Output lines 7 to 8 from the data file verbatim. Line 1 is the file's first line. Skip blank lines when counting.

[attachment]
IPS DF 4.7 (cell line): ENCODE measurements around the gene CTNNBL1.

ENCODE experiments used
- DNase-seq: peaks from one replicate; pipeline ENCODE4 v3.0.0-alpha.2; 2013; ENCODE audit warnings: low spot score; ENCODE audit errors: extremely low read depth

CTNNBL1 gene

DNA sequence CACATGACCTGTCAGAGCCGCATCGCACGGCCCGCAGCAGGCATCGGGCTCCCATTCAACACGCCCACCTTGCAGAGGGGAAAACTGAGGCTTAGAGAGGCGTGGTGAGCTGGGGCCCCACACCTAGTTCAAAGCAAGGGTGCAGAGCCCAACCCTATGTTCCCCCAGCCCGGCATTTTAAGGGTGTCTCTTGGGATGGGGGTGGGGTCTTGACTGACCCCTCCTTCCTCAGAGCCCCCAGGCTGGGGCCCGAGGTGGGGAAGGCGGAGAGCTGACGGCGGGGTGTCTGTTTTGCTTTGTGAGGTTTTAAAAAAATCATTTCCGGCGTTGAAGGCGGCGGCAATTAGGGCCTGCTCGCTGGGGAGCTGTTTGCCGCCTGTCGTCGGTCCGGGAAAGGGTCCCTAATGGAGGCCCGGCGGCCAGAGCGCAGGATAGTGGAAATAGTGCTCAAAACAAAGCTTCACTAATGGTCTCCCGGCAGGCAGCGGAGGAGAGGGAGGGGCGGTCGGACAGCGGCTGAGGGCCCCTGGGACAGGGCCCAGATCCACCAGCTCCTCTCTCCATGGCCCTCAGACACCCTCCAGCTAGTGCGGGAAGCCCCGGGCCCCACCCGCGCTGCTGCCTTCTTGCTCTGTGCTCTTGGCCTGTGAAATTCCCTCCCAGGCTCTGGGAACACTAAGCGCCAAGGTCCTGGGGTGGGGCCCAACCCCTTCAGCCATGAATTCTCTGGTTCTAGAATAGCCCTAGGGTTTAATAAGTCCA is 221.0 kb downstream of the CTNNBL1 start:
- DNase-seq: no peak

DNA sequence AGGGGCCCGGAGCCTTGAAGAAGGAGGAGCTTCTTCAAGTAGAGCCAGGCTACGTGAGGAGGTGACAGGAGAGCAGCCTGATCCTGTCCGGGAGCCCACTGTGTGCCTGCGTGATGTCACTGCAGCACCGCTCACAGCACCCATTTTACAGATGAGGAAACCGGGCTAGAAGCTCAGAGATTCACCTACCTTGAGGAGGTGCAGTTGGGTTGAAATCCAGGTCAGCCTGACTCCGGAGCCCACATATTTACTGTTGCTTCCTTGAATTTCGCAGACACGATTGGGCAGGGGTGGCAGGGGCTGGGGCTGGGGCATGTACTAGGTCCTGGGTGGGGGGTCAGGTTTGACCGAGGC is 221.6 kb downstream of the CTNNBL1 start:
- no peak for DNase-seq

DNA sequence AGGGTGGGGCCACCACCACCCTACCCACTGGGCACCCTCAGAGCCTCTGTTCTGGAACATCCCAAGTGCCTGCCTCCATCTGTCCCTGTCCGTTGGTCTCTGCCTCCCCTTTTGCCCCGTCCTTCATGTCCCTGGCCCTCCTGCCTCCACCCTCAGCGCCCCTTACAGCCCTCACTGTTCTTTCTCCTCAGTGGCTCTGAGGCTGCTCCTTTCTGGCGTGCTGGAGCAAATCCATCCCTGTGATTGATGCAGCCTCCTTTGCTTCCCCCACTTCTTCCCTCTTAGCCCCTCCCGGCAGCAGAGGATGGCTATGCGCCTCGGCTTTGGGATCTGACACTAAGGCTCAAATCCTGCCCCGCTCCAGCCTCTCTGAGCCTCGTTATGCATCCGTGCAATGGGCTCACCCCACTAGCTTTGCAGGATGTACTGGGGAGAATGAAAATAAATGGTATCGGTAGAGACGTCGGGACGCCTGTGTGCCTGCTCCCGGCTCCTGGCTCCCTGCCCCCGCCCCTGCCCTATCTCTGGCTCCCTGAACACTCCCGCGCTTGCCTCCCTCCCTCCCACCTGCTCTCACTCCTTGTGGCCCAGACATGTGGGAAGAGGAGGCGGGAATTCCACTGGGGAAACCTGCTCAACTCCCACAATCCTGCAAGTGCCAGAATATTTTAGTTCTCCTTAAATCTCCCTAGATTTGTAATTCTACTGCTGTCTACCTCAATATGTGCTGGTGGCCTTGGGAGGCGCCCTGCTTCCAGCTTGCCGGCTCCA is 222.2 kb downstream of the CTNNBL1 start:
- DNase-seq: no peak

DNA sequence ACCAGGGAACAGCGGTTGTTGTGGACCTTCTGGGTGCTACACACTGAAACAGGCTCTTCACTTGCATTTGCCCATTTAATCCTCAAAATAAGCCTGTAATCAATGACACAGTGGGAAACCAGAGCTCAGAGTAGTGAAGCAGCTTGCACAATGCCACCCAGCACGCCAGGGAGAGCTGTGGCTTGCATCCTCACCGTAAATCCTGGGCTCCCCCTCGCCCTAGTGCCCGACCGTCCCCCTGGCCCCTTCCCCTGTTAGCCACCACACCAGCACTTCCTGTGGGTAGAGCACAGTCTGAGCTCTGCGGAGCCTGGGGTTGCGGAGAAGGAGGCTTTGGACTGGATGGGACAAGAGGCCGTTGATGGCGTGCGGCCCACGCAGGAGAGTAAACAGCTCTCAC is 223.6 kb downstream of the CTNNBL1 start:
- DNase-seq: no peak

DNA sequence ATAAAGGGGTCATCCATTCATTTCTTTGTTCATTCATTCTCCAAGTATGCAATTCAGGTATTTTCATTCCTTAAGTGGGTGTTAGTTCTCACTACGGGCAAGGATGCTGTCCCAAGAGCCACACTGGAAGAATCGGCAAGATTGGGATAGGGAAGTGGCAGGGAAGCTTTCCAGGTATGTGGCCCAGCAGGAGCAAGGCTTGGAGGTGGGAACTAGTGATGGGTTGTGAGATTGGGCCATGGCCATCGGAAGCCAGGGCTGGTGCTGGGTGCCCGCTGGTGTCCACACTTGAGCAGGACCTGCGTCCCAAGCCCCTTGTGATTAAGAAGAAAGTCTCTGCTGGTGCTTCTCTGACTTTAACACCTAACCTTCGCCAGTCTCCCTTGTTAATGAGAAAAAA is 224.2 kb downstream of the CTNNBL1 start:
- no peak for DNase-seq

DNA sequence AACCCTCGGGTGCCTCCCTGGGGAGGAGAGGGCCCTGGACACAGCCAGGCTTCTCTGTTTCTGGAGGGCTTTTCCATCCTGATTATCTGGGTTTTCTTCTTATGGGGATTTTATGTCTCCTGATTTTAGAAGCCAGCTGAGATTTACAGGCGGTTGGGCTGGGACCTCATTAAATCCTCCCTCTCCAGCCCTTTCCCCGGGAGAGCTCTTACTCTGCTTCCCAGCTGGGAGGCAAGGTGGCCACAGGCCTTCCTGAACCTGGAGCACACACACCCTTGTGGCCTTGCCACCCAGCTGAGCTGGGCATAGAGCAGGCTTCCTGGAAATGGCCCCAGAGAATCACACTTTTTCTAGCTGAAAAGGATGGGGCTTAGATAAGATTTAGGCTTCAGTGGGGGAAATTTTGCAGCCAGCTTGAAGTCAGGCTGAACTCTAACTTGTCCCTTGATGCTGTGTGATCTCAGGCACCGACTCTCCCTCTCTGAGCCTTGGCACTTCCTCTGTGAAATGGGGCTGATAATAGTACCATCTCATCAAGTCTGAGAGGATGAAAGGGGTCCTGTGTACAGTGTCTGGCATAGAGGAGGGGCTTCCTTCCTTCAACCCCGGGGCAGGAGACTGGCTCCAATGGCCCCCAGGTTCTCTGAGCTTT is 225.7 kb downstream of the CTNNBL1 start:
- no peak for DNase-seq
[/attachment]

DNA sequence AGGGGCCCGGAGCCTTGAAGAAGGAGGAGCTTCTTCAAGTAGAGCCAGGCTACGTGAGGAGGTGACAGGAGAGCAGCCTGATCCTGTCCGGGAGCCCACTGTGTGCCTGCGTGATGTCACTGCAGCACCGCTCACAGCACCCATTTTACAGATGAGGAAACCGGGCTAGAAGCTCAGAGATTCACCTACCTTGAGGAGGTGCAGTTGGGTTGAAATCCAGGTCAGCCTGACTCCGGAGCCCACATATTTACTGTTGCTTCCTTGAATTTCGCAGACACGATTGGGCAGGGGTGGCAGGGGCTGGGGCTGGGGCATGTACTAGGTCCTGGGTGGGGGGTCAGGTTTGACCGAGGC is 221.6 kb downstream of the CTNNBL1 start:
- no peak for DNase-seq